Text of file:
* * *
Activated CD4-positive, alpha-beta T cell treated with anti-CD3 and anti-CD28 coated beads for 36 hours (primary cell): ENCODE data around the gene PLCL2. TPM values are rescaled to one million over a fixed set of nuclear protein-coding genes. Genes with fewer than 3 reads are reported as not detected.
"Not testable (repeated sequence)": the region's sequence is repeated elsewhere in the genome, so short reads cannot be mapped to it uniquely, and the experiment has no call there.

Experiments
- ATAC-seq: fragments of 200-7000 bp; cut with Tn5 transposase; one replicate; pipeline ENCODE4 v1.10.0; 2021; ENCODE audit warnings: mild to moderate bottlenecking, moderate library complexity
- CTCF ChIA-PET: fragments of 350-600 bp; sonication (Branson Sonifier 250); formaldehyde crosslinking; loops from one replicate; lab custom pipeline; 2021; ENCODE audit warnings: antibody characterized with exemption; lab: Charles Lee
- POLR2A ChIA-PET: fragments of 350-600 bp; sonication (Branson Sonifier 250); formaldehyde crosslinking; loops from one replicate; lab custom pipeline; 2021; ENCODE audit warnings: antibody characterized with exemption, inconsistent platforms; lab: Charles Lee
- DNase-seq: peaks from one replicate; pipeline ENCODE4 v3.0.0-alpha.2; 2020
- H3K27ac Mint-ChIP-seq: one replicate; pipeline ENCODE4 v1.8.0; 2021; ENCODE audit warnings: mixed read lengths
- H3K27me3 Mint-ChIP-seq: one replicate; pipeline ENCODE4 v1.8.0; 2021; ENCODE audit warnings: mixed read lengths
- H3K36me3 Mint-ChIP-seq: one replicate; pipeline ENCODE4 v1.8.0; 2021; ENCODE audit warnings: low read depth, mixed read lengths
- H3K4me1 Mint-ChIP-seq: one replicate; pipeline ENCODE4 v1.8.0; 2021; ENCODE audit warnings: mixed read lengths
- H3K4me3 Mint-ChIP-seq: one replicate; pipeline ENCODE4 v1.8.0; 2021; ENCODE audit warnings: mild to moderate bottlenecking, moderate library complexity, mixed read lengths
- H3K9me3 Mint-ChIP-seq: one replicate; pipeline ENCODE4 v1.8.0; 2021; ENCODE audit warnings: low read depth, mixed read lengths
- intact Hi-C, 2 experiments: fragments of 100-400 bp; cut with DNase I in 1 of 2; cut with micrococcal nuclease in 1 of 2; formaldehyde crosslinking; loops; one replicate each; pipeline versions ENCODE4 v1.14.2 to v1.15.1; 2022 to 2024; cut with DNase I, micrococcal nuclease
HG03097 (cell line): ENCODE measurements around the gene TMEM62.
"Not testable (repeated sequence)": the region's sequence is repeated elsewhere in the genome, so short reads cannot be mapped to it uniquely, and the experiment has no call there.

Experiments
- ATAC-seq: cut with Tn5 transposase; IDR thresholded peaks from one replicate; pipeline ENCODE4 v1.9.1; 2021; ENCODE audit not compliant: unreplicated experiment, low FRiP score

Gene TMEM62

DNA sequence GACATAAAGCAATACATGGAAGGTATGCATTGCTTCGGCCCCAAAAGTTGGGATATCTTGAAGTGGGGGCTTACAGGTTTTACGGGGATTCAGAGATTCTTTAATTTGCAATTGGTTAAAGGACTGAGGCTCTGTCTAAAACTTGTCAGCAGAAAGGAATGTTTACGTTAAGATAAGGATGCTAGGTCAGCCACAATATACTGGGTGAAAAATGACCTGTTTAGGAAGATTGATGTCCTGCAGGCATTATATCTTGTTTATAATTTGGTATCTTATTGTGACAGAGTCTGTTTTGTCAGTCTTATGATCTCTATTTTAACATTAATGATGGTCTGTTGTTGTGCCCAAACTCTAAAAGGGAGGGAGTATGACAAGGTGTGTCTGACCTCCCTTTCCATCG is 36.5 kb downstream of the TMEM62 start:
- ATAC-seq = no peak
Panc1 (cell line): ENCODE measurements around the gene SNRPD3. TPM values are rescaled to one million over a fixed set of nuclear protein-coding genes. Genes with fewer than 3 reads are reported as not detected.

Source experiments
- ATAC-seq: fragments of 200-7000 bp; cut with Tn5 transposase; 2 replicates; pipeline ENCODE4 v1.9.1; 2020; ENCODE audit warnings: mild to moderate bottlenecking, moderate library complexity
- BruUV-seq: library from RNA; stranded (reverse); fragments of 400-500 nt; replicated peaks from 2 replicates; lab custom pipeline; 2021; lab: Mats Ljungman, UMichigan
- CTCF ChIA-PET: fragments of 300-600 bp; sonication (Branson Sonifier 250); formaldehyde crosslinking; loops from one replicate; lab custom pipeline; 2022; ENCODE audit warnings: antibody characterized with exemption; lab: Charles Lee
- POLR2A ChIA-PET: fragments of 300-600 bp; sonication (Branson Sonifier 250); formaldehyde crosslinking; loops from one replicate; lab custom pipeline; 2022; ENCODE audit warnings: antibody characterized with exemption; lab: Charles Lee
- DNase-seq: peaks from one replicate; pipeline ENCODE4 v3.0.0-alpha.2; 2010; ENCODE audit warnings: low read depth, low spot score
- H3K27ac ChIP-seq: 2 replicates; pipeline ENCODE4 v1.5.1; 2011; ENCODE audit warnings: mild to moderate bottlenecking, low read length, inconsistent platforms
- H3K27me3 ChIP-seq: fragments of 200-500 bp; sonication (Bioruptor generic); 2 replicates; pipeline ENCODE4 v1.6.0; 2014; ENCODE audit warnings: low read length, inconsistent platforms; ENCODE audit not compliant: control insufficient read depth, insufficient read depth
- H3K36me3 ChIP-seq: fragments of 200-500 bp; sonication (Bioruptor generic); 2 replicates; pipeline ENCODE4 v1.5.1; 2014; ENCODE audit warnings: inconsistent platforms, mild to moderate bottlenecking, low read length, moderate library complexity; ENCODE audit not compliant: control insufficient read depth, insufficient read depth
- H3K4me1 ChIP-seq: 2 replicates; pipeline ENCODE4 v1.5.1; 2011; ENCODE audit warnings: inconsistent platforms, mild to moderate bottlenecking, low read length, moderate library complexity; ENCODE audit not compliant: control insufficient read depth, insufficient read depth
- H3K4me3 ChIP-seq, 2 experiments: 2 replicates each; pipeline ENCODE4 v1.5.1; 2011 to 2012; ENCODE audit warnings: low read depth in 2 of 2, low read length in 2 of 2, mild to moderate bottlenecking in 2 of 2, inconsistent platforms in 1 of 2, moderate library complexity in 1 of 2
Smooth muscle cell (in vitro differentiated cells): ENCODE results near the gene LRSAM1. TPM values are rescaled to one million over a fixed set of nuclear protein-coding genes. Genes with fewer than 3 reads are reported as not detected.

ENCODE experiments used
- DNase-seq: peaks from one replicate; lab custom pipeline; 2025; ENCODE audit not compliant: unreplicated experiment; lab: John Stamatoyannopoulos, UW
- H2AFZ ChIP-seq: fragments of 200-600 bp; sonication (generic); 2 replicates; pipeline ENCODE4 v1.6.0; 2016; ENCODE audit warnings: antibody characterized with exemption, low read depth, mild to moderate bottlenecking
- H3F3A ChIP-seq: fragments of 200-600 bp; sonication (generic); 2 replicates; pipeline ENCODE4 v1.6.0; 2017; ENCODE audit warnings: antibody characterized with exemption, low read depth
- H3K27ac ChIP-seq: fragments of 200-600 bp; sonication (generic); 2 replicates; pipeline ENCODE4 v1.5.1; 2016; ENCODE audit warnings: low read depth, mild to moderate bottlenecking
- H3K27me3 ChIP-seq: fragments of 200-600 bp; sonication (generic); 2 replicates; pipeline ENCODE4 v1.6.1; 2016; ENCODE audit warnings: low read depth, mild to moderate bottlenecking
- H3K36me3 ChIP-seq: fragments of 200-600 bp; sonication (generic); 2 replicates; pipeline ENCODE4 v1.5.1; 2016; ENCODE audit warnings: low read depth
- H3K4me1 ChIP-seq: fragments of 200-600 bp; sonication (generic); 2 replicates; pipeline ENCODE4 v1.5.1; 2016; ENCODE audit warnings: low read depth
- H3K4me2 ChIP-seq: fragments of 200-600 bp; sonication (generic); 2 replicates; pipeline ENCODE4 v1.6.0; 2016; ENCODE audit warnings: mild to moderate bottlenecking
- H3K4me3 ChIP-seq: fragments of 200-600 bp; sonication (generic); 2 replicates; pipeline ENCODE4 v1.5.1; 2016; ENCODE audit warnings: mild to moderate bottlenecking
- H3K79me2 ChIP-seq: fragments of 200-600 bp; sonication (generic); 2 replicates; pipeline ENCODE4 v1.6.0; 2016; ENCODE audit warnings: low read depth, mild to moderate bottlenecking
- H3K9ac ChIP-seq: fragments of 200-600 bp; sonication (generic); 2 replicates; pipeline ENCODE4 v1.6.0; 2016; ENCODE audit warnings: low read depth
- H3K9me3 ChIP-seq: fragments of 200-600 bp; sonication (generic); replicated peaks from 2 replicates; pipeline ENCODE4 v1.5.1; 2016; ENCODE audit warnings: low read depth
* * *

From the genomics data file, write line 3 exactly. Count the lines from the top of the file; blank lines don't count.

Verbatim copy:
Experiments